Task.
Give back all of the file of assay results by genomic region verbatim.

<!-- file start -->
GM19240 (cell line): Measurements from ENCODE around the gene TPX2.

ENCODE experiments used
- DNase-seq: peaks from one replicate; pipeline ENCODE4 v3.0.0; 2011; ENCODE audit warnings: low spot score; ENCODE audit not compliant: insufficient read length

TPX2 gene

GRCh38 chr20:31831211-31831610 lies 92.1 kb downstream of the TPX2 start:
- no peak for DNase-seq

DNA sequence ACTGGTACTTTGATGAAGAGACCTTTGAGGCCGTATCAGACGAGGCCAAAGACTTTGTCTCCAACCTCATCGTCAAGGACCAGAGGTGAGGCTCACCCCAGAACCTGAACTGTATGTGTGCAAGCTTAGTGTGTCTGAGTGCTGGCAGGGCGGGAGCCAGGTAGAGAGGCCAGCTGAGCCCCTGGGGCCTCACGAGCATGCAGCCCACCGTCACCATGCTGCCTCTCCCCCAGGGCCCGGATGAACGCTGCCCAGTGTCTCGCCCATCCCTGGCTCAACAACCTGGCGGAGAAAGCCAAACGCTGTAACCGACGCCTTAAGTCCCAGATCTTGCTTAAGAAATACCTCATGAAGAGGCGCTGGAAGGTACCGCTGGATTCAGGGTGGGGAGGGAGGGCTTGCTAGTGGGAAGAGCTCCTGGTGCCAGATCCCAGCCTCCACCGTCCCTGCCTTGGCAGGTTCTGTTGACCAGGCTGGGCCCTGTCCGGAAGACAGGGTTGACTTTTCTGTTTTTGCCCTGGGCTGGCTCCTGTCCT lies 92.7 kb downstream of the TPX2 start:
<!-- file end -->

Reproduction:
GM19240 (cell line): Measurements from ENCODE around the gene TPX2.

ENCODE experiments used
- DNase-seq: peaks from one replicate; pipeline ENCODE4 v3.0.0; 2011; ENCODE audit warnings: low spot score; ENCODE audit not compliant: insufficient read length

TPX2 gene

GRCh38 chr20:31831211-31831610 lies 92.1 kb downstream of the TPX2 start:
- no peak for DNase-seq

DNA sequence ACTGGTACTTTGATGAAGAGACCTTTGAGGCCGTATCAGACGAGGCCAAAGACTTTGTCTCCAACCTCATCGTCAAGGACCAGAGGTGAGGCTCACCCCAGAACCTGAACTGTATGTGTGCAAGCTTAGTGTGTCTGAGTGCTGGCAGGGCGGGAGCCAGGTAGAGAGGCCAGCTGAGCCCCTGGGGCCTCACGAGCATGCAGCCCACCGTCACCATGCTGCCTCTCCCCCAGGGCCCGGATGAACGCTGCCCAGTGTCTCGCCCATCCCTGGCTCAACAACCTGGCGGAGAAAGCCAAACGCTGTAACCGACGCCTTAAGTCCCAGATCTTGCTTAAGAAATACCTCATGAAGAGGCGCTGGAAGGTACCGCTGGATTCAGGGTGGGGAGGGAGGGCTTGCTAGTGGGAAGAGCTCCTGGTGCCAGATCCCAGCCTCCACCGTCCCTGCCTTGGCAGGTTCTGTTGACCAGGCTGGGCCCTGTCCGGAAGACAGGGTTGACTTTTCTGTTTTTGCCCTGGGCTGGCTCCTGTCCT lies 92.7 kb downstream of the TPX2 start: